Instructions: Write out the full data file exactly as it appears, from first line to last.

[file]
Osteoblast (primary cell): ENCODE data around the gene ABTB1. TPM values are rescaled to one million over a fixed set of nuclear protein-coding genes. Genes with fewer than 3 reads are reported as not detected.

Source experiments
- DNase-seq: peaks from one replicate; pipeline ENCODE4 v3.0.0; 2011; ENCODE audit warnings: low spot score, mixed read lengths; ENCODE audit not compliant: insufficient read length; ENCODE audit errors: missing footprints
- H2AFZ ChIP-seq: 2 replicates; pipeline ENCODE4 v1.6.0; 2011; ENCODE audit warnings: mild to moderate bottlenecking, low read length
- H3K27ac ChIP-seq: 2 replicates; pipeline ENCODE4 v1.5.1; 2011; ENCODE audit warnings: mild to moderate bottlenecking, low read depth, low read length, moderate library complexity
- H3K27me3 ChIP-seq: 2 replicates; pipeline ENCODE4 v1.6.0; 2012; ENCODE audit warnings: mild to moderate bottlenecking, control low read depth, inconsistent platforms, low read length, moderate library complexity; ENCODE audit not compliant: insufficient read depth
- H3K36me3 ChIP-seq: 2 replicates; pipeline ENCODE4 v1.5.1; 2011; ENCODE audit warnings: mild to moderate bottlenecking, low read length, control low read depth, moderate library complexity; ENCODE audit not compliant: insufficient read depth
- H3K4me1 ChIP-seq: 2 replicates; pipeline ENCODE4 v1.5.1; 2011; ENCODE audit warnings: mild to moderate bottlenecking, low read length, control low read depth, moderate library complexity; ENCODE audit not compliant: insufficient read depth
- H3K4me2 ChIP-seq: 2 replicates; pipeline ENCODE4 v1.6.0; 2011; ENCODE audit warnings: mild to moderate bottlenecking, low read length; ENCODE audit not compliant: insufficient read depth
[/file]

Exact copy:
Osteoblast (primary cell): ENCODE data around the gene ABTB1. TPM values are rescaled to one million over a fixed set of nuclear protein-coding genes. Genes with fewer than 3 reads are reported as not detected.

Source experiments
- DNase-seq: peaks from one replicate; pipeline ENCODE4 v3.0.0; 2011; ENCODE audit warnings: low spot score, mixed read lengths; ENCODE audit not compliant: insufficient read length; ENCODE audit errors: missing footprints
- H2AFZ ChIP-seq: 2 replicates; pipeline ENCODE4 v1.6.0; 2011; ENCODE audit warnings: mild to moderate bottlenecking, low read length
- H3K27ac ChIP-seq: 2 replicates; pipeline ENCODE4 v1.5.1; 2011; ENCODE audit warnings: mild to moderate bottlenecking, low read depth, low read length, moderate library complexity
- H3K27me3 ChIP-seq: 2 replicates; pipeline ENCODE4 v1.6.0; 2012; ENCODE audit warnings: mild to moderate bottlenecking, control low read depth, inconsistent platforms, low read length, moderate library complexity; ENCODE audit not compliant: insufficient read depth
- H3K36me3 ChIP-seq: 2 replicates; pipeline ENCODE4 v1.5.1; 2011; ENCODE audit warnings: mild to moderate bottlenecking, low read length, control low read depth, moderate library complexity; ENCODE audit not compliant: insufficient read depth
- H3K4me1 ChIP-seq: 2 replicates; pipeline ENCODE4 v1.5.1; 2011; ENCODE audit warnings: mild to moderate bottlenecking, low read length, control low read depth, moderate library complexity; ENCODE audit not compliant: insufficient read depth
- H3K4me2 ChIP-seq: 2 replicates; pipeline ENCODE4 v1.6.0; 2011; ENCODE audit warnings: mild to moderate bottlenecking, low read length; ENCODE audit not compliant: insufficient read depth